Mental health and moving home

April 12th, 2016 by Home Group Client, Mark Ellerby in Features

A diverse group of people of all ages stand outside a house cheering with their hands in the air.

Moving house can be stressful for anyone, but what about when you have the added pressure of mental health issues? When faced with the reality of this, it made me think about what the potential outcome could be and what impact that could have on my mental health.

Moving house can be stressful for anyone, but what about when you have the added pressure of mental health issues? When faced with the reality of this, it made me think about what the potential outcome could be and what impact that could have on my mental health.

I live in a former older person’s home which is now a mental health project, but because it is such a size and very expensive to run it was threatened with closure. At the present time it is secure but it could – in the future – still be at risk of closure.

I moved into sheltered accommodation as I was unable to live independently due to my illness and my need for security and support.

Living in supported accommodation isn’t easy at the best of times. In my present surroundings I have been through many difficult times, but I have always been able to get through them with the current support arrangements and now regard my room as a sanctuary.

The news of the potential closure came as a shock to us all, none of us had ever anticipated anything like this could ever happen. A former social worker of mine once told me “I am in fairly secure employment and I would say that your place here is even more secure than that.” But that reassurance was fading and although nothing was certain, I did what I always try not to do – panic!

What if I was forced to give it up my home? There were so many questions and worries. Where would I go? Will it be smaller? What would happen to my furniture? My housemates? But most importantly me?
 
The smallest changes to an environment, such as someone new arriving or someone leaving, can impact on your mental stability and disrupt that crucial therapeutic living process, but having to move away entirely takes it to a whole new level. You have to get used to a new environment and potentially all new flat mates, not to mention the local area and social opportunities.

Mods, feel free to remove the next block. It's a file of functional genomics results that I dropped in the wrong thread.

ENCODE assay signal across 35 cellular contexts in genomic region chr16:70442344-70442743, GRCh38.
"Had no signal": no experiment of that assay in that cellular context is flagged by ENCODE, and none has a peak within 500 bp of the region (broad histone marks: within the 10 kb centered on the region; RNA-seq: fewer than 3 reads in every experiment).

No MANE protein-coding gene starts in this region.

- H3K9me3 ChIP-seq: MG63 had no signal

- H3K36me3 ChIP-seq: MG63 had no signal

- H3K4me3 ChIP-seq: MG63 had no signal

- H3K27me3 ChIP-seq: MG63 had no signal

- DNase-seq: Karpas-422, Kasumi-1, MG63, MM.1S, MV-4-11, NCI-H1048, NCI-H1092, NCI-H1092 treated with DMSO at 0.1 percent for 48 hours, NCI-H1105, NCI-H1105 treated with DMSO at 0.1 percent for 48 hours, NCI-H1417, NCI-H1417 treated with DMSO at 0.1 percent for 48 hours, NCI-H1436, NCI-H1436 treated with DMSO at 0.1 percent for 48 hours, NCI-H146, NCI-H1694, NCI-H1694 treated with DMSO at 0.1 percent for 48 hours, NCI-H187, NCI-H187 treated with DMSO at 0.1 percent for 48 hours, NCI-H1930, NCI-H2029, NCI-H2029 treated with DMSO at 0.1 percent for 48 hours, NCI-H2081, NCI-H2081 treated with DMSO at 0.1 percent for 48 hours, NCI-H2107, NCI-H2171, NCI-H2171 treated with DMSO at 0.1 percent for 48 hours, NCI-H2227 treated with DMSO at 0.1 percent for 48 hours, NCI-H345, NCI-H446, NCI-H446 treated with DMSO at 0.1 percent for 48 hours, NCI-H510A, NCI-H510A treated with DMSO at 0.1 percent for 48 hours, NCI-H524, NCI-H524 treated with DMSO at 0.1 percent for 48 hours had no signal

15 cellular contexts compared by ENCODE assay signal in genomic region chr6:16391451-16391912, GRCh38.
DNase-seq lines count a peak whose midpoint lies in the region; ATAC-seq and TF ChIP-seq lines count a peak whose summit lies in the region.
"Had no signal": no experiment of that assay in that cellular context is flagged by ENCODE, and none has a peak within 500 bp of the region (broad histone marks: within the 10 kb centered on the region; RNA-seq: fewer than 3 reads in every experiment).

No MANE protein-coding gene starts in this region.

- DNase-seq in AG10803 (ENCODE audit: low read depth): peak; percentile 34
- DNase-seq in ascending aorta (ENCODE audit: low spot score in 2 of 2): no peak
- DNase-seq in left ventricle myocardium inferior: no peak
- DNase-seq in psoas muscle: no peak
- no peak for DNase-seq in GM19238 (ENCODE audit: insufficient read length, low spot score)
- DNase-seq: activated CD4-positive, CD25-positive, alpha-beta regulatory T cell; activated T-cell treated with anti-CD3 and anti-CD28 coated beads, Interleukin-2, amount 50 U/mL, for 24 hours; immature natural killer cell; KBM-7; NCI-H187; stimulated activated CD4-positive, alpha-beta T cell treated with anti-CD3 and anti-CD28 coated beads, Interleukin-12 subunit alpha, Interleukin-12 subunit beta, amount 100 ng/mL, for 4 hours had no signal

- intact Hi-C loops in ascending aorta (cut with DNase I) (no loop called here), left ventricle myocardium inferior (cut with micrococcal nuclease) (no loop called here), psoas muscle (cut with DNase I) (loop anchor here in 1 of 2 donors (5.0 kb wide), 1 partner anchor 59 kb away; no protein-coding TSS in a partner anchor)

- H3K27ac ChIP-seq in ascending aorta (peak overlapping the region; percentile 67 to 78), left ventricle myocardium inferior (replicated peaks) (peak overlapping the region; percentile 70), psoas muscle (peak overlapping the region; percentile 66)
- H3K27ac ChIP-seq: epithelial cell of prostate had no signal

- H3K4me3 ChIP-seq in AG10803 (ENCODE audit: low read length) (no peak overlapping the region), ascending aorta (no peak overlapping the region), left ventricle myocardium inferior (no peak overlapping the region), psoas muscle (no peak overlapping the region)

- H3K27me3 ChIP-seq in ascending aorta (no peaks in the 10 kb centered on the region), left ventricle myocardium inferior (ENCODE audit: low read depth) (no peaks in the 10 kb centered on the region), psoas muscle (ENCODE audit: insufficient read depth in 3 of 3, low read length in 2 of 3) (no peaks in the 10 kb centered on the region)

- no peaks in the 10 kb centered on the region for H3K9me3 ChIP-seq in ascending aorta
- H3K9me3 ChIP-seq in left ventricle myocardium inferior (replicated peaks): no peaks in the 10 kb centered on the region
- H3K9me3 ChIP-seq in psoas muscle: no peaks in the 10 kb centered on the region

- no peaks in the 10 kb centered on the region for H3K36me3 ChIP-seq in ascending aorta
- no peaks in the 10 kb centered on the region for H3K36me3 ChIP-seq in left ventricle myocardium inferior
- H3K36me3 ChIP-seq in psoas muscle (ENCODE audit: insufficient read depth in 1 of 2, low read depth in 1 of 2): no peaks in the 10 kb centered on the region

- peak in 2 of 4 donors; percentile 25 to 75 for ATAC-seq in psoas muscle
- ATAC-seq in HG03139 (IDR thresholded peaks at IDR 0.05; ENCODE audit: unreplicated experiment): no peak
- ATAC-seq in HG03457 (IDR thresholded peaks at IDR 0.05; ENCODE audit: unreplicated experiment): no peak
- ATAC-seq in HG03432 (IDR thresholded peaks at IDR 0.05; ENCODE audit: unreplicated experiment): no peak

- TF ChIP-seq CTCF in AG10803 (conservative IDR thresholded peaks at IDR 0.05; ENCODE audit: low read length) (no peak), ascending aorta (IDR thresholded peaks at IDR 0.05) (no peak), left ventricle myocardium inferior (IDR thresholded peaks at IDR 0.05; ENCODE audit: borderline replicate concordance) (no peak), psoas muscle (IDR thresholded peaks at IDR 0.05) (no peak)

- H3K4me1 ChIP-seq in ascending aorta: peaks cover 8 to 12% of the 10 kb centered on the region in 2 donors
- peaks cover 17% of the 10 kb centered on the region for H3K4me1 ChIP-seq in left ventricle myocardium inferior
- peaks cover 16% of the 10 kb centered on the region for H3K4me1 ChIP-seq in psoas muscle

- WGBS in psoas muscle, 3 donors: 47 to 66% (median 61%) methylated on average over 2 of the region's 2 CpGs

One possible eventuality is that it might cause me to suffer with depression in addition to schizophrenia. Some people I know have both, and occasionally complain that depression is worse than, or at least just as bad as, schizophrenia.

Plus, as it is most likely that any other sheltered accommodation because it is not in a former old person’s home will be much smaller, it will be much harder to live individually. Therefore will be less personal space meaning that any tensions and crisis within the group will be felt much more keenly.

After considering the possible repercussions of this move it is clear that it could have a distinct impact on mine and my housemate’s mental health and I think for some clients a house move such as this really could make life with an illness that bit more difficult could even set back their independence to the point that they would need to return to hospital.

Today I am still unable to live by myself and it would not be possible for my house mates to share a mortgage to live independently, however attractive this might be. Regardless of the security of my home so far, the fact there might have been any financial questions marks over our home is likely to stick in my memory for some time to come and just reinforces the importance of a safe, stable environment to call home.

Some of our editors experienced moving themselves before settling at Aviary House. Here they share their experiences and advice:

AO - “I cried the day we moved in because it was absolutely brill.  I have settled in my new flat and I don’t smoke in there and I keep it really clean.”

H – “When I was told I would be moving to Aviary House I panicked because I sort of wanted to stay at Ipswich Walk. I didn’t know who was taking me, I had left it late packing all my belongings although I was longing to move.  One of the staff helped me to put my ornaments in my new flat. The first day I came I was happy.”

L - “I was scared because I didn’t know the staff and how everything worked. I started going to the activities and talking to the staff and other residents and I started to settle in and not be scared anymore.”

A - “I was uncertain because I didn’t know the set up but since I’ve moved here my depression has got better, I go to the gym twice a week on a ‘doc spot’, I go to college to do computers, and the shops are convenient. I’ve started to become happier, and I’m getting back to my old self.”